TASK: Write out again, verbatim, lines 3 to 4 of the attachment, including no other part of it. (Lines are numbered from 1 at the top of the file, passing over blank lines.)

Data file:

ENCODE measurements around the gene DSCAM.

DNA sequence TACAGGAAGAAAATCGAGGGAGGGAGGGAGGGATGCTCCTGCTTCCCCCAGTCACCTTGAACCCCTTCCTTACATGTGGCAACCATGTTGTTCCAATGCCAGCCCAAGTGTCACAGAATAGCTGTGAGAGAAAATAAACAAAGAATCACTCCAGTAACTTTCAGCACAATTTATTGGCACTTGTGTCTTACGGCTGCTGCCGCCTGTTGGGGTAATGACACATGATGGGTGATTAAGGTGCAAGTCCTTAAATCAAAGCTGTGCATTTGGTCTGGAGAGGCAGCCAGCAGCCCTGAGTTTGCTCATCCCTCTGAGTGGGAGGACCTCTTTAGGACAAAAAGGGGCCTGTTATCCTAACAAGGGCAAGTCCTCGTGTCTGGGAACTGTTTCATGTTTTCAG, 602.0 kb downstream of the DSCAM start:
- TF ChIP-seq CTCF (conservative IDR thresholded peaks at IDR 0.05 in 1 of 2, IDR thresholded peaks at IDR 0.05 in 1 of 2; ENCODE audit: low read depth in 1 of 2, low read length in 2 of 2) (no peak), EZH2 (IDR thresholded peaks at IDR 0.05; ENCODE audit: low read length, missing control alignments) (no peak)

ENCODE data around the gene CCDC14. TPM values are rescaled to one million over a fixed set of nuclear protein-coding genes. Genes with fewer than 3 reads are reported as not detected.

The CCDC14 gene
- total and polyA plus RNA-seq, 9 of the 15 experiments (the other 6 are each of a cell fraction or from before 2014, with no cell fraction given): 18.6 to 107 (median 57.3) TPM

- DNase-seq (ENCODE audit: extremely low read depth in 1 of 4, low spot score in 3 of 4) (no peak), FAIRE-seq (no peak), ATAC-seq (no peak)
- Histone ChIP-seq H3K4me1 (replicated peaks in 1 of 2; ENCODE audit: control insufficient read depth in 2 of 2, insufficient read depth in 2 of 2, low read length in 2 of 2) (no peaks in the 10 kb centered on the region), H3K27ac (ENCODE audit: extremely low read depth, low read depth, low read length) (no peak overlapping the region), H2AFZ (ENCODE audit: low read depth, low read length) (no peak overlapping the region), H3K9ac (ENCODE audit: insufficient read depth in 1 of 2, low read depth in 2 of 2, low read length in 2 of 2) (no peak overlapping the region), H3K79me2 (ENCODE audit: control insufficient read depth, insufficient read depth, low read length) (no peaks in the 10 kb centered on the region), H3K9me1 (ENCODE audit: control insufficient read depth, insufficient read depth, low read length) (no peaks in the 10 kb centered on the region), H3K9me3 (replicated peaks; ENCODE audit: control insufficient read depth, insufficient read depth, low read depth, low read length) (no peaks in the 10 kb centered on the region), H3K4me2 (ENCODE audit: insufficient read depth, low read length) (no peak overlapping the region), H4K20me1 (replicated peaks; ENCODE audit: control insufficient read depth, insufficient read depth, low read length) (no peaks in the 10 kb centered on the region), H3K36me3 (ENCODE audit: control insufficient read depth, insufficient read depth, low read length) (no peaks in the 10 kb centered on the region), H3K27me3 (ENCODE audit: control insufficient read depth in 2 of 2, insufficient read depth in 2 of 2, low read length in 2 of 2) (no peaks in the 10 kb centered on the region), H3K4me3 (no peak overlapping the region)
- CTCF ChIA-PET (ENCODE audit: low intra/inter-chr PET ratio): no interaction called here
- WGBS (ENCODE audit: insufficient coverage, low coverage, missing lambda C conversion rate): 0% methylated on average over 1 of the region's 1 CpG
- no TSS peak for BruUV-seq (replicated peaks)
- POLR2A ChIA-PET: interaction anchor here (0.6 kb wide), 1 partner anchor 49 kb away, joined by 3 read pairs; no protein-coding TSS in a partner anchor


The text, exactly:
- TF ChIP-seq CTCF (conservative IDR thresholded peaks at IDR 0.05 in 1 of 2, IDR thresholded peaks at IDR 0.05 in 1 of 2; ENCODE audit: low read depth in 1 of 2, low read length in 2 of 2) (no peak), EZH2 (IDR thresholded peaks at IDR 0.05; ENCODE audit: low read length, missing control alignments) (no peak)

ENCODE data around the gene CCDC14. TPM values are rescaled to one million over a fixed set of nuclear protein-coding genes. Genes with fewer than 3 reads are reported as not detected.